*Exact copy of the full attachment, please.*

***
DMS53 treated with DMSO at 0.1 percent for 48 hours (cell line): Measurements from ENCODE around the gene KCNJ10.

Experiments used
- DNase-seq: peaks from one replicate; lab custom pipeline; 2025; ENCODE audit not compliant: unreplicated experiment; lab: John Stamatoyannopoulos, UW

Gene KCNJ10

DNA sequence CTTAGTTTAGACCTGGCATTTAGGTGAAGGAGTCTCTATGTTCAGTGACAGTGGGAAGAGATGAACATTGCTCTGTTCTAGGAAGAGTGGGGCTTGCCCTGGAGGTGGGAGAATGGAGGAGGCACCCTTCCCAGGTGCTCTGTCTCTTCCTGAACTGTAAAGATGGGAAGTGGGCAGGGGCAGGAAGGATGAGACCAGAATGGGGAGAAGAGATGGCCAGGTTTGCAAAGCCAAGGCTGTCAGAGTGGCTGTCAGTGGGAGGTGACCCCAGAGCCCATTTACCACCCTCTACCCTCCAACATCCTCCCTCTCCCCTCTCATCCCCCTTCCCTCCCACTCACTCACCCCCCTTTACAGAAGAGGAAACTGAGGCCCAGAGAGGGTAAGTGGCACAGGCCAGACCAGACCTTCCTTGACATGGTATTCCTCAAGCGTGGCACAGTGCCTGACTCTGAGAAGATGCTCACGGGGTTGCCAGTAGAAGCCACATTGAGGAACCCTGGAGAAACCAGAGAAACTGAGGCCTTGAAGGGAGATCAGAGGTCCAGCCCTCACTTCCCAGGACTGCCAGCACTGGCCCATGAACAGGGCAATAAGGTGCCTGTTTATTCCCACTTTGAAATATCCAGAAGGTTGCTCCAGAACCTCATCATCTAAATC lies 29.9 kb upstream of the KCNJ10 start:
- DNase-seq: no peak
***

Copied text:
DMS53 treated with DMSO at 0.1 percent for 48 hours (cell line): Measurements from ENCODE around the gene KCNJ10.

Experiments used
- DNase-seq: peaks from one replicate; lab custom pipeline; 2025; ENCODE audit not compliant: unreplicated experiment; lab: John Stamatoyannopoulos, UW

Gene KCNJ10

DNA sequence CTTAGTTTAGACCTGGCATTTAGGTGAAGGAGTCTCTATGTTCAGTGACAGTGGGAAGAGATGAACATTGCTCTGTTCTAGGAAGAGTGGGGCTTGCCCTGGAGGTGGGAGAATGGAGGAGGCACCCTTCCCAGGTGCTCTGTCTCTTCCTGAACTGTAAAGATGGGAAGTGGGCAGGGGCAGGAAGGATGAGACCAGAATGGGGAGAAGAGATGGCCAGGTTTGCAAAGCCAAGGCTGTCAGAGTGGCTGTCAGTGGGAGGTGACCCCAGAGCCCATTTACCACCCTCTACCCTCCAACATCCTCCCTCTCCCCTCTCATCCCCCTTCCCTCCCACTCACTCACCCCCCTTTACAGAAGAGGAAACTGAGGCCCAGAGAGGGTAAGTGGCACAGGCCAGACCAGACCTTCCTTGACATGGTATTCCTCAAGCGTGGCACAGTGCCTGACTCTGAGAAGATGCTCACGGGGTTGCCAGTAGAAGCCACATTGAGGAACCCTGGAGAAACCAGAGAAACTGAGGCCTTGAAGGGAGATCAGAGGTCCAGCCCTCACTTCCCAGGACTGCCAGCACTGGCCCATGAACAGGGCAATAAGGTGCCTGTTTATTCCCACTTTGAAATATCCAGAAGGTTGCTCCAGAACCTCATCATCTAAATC lies 29.9 kb upstream of the KCNJ10 start:
- DNase-seq: no peak